Germinosphaera was originally described from the Neoproterozoic Dashkin Suite, Siberia (Mikhailova 1986) as spheroidal vesicles bearing one or two hollow tubular extensions that communicate freely with the vesicle lumen, a diagnosis that was later emended to include vesicles with one to six open-ended, occasionally branched processes restricted to a single equatorial plane (see Butterfield et al. 1994: p. 36). The Wynniatt assemblage includes many such forms, but also specimens with up to 15 processes (e.g., Fig. 7C,J,P). Insofar as these more elaborate forms are otherwise indistinguishable from Germinsphaera s.s., and that earlier descriptions were based on small populations, there is a strong case for further expanding the Germinosphaera diagnosis (as opposed to establishing a new form-genus). By the same token, the occurrence of occasional specimens with basally septate (Figs. 3D, 7J) or terminally fused (Figs. 3C, 7Q) processes might reasonably be considered members of a relatively continuous, intraspecific, distribution.
Wynniatt Tappania and Germinosphaera share a conspicuous range of characteristics, including a similarly plastic wall construction, vegetative growth, a capacity for secondary fusion, intermittently septate processes, and a strikingly similar habit of process branching (compare, e.g., Fig. 7D,P with Figs. 1J,K, 4B). Indeed, the only substantive difference between these two forms is the relative restriction of processes in Germinosphaera to a single equatorial plane (but see Fig. 7H,I). Interestingly, Roper Group Tappania tend to have a Germinosphaera-like distribution of equatorially arranged, often conspicuously asymmetrical processes (e.g., Javaux et al. 2001: Fig. 1C; E. Javaux personal communication 2004). Combined with the facts that some Wynniatt Tappania bear contiguous Germinosphaera-like secondary vesicles (Figs. 1M, 2D, 3E) and that the processes of most isolated Germinosphaera are terminally incomplete, such a habit presents a strong case for identifying these two morphological modes as “organ taxa” of a rather more complex organism.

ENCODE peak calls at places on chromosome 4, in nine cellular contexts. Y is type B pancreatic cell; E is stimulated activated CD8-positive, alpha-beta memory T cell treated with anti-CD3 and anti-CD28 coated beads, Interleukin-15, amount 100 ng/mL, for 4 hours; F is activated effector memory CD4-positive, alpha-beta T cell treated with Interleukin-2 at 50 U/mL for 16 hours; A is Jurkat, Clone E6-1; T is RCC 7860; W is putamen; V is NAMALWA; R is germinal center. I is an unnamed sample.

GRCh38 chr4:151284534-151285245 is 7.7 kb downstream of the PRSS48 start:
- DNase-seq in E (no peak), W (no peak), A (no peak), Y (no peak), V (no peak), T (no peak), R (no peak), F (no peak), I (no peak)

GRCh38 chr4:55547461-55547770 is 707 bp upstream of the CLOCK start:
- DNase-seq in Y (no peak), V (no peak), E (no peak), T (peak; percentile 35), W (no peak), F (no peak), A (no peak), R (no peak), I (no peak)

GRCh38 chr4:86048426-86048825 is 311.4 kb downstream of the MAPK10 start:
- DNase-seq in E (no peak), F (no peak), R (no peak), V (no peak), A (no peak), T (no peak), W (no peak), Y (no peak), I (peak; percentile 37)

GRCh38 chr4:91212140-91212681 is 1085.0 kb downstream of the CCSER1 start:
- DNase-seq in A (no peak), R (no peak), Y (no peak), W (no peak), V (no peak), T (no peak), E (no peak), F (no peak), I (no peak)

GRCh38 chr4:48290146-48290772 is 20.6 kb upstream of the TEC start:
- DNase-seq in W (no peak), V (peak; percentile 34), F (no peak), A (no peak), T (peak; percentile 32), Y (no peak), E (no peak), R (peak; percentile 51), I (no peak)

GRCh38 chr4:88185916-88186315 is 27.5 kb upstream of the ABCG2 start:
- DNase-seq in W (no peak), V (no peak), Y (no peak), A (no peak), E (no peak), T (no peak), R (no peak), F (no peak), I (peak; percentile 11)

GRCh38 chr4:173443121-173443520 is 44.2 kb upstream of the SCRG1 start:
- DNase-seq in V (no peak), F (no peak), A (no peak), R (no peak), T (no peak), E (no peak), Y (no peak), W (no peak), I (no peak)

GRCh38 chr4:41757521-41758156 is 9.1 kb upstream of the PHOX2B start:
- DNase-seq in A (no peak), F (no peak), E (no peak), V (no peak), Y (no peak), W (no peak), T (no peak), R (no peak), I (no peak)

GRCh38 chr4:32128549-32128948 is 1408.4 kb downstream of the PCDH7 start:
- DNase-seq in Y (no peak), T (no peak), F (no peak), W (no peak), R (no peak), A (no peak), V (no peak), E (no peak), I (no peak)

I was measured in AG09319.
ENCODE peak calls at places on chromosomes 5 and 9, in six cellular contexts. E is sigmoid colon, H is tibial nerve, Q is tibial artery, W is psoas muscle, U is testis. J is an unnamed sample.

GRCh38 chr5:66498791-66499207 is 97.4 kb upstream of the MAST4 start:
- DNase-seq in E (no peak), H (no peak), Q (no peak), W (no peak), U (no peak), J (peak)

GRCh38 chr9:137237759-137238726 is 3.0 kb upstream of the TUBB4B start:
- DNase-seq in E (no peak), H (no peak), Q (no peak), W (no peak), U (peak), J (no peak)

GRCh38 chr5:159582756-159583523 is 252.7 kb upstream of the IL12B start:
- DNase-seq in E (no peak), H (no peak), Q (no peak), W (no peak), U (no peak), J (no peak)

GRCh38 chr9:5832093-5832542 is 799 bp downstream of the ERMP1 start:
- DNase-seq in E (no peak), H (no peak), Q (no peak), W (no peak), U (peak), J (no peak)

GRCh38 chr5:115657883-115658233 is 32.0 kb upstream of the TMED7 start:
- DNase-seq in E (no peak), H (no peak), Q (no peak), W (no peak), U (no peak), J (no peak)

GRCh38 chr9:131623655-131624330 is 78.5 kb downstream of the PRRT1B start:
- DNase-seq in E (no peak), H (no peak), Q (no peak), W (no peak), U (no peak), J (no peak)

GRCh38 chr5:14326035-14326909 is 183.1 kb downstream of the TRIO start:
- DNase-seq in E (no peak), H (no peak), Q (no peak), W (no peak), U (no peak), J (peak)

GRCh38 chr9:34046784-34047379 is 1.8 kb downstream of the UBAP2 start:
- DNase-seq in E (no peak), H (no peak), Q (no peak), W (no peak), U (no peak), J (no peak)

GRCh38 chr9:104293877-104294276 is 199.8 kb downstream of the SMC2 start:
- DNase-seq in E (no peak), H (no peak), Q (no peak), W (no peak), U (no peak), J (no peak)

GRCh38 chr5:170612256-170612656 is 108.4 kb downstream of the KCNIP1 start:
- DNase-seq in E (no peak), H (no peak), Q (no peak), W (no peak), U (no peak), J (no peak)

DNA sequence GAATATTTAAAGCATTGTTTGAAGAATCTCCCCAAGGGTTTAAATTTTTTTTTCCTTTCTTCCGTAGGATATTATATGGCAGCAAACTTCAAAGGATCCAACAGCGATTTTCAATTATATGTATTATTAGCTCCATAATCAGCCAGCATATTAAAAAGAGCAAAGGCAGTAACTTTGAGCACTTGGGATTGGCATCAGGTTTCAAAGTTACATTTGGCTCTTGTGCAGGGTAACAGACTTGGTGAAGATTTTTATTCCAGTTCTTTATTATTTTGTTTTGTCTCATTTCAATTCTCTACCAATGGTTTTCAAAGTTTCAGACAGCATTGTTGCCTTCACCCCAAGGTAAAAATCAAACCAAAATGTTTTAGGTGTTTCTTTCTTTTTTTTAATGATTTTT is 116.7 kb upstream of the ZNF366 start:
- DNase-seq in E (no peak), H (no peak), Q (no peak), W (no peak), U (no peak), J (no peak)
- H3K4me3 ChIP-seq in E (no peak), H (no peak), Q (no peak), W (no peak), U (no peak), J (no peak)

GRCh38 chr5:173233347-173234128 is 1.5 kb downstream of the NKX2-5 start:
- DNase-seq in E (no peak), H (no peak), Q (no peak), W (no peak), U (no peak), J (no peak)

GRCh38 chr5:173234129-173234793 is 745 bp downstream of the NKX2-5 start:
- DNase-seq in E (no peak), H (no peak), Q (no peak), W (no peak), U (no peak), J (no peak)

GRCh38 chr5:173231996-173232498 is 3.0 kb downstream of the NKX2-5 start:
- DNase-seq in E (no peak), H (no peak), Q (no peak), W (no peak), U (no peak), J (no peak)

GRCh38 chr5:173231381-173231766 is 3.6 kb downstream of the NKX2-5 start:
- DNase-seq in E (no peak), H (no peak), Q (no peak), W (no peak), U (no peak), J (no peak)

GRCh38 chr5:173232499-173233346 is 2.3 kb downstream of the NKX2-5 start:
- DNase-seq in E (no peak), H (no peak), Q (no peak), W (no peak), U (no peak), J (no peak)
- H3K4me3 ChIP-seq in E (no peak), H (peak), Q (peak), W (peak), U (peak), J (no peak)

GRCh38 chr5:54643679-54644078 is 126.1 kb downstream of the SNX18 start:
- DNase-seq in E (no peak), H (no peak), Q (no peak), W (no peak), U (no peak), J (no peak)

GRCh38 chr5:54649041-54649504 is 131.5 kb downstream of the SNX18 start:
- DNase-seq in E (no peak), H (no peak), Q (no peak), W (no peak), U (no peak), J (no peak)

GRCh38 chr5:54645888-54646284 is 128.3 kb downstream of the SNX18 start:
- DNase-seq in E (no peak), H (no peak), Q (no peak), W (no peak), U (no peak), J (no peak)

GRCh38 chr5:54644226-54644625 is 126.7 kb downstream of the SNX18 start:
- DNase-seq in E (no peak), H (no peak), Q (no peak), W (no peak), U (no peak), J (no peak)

The identification of two named genera in a single organism presents a taxonomic dilemma. Although Germinosphaera has priority by date of publication, it clearly fails as a name for describing the rich morphology of the Tappania component. The reason is simple—Germinosphaera is a relatively simple form-genus likely to occur in a disparate range of plant protists and fungi (Butterfield et al. 1994: p. 38). By contrast, the morphology of Tappania is sufficiently distinctive to identify it as a real biological entity. In other words, Tappania is a natural taxon and, as such, is the preferred name to describe the whole organism—in the same way, for example, that Leiosphaeridia 1958 can be legitimately supplanted by Jacutianema 1980 when shown merely to be a constituent “organ” (see Butterfield 2004). Such usage is also supported by the ICBN, at least when dealing with the higher fungi, which similarly contend with supernumerary form- and organ-taxa: “In non lichen-forming ascomycetous and basidiomycetous fungi with mitotic asexual morphs (anamorphs) as well as a meiotic sexual morph (teleomorph), the correct name covering the holomorph (i.e., the species in all its morphs) is the earliest legitimate name typified by an element representing the teleomorph…” (Article 59.1); “Irrespective of priority, names with a teleomorphic type take precedence over names with an anamorphic type when both types are judged to belong to the same holomorphic taxon” (Article 59.4). This is not to suggest that the Tappania phase of Tappania is necessarily a fungal teleomorph but, like a teleomorph, it does represent the more complex and potentially more diagnostic phase of a multiphasic organism.